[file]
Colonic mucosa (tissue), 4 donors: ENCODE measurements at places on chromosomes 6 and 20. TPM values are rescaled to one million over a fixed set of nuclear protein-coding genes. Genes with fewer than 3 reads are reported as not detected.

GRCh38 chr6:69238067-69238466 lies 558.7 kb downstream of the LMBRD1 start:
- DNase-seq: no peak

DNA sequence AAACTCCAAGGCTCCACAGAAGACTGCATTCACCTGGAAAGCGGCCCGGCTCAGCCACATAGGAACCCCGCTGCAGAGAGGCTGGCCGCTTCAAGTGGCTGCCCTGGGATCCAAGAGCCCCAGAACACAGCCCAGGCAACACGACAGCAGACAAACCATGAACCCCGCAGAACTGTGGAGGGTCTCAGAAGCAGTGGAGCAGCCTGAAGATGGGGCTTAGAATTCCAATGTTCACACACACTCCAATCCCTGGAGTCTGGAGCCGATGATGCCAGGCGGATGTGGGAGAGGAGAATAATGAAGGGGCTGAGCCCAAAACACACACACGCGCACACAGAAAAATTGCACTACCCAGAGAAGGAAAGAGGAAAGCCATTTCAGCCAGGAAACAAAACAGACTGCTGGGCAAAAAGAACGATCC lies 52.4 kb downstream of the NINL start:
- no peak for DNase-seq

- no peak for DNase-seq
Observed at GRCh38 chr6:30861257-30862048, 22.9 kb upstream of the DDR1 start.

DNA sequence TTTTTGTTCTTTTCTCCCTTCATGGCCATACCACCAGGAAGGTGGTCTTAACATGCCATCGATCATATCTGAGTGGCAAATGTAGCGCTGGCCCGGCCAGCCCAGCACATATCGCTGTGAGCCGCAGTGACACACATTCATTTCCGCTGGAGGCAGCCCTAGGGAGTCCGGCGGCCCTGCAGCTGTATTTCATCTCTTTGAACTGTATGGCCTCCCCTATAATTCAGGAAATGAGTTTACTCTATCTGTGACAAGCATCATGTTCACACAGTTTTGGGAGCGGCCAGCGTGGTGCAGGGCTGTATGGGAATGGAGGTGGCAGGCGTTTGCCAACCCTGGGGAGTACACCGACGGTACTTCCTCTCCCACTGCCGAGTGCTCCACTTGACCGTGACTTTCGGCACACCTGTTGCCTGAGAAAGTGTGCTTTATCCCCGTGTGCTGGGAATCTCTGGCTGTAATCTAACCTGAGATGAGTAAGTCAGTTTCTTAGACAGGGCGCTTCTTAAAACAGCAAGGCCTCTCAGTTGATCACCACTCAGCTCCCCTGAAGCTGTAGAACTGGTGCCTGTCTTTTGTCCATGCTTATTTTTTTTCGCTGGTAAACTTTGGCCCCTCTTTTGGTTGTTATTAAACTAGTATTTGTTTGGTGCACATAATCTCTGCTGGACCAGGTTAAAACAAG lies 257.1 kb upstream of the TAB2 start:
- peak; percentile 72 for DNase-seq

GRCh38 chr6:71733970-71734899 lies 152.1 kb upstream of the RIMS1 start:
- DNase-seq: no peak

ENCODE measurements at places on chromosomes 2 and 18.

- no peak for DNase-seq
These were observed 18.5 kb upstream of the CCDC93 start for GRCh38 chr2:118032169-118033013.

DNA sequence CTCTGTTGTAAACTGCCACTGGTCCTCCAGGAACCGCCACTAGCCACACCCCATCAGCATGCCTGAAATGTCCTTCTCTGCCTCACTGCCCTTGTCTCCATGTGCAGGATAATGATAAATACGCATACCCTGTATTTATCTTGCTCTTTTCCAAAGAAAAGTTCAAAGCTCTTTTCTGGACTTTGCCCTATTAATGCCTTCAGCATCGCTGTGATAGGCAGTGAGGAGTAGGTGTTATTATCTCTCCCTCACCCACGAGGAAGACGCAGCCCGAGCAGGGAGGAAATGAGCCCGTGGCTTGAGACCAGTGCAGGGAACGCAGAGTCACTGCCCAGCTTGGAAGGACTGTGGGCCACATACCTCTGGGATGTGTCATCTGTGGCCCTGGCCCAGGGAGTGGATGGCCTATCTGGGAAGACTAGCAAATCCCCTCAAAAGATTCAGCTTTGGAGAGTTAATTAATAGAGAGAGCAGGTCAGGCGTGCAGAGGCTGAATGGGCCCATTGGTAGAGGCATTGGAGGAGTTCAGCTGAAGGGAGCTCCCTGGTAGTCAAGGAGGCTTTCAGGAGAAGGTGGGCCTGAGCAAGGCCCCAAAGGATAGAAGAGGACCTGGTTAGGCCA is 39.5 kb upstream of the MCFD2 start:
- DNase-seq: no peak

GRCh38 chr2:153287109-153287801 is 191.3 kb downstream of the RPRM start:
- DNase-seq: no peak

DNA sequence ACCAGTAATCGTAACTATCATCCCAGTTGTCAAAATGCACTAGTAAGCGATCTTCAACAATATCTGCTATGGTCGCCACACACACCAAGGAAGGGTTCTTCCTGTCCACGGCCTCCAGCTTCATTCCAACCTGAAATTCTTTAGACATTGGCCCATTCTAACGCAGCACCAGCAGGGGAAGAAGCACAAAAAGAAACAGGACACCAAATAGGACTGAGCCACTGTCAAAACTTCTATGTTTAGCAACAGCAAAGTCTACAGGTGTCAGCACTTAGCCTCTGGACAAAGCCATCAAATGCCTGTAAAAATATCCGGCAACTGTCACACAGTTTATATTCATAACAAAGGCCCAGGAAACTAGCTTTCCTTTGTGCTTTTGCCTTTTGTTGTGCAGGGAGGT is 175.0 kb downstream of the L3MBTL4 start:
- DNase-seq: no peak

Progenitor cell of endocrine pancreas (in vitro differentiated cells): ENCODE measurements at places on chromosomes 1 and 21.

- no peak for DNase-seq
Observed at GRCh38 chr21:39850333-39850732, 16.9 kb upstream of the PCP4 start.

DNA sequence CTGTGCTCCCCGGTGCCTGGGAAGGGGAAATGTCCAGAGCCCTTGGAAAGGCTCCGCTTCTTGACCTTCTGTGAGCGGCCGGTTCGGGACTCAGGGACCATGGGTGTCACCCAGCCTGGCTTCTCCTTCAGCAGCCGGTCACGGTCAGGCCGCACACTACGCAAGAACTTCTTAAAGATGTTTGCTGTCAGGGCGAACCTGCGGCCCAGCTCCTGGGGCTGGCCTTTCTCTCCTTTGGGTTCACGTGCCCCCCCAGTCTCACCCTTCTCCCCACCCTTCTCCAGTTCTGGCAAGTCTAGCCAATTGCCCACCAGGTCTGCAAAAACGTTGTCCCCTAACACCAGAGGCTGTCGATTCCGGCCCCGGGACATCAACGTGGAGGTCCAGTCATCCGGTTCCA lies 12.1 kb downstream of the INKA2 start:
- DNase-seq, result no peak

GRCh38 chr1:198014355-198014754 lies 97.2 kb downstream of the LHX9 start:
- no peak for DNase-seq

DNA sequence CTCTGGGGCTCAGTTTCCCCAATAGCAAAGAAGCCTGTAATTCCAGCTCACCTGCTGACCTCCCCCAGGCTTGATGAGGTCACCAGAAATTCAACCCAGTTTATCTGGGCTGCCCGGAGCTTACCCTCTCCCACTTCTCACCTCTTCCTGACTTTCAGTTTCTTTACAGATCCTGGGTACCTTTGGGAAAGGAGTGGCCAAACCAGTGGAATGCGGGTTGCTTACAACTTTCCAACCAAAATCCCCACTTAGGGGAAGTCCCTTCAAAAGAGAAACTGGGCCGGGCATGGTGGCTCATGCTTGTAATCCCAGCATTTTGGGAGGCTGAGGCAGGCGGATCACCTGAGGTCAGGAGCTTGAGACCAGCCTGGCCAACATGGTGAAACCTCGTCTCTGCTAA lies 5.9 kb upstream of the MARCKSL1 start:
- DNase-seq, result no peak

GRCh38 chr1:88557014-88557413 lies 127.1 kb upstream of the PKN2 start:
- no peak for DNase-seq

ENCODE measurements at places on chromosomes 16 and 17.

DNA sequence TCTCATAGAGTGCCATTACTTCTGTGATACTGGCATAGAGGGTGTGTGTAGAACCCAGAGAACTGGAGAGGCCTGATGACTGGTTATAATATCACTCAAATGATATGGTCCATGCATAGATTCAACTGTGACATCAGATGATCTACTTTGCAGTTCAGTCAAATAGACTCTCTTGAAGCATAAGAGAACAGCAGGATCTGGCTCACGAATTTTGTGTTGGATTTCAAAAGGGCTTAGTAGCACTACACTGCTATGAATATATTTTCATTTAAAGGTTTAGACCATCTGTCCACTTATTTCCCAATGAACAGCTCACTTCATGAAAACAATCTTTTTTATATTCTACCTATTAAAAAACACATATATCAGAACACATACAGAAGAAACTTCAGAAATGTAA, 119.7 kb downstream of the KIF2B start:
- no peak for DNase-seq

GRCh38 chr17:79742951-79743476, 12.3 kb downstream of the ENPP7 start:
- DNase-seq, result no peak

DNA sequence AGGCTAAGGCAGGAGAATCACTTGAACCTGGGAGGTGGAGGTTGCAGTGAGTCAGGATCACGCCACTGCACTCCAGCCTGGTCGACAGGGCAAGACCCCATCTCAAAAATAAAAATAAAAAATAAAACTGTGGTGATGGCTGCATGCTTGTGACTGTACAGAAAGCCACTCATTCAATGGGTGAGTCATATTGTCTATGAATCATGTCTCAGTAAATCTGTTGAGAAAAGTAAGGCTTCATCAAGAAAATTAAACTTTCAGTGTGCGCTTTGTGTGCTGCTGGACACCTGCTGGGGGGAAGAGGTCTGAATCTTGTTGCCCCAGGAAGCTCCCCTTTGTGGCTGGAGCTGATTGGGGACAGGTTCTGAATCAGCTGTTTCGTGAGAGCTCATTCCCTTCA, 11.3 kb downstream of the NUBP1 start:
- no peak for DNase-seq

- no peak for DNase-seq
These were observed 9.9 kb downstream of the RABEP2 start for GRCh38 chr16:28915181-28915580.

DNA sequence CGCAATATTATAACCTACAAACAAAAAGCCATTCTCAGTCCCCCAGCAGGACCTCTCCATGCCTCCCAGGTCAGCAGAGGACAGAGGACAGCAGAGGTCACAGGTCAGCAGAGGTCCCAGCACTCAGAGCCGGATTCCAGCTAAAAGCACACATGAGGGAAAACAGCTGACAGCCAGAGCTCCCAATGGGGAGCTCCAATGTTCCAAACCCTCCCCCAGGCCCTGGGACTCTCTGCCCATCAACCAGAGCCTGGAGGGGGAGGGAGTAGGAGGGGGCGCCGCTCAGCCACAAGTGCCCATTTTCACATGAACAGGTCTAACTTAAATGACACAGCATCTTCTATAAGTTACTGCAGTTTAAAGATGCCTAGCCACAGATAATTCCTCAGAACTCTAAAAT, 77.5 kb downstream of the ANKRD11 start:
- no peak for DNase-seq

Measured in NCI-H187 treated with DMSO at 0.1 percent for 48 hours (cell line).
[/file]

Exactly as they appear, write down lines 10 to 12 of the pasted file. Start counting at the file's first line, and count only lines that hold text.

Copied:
GRCh38 chr6:71733970-71734899 lies 152.1 kb upstream of the RIMS1 start:
- DNase-seq: no peak

ENCODE measurements at places on chromosomes 2 and 18.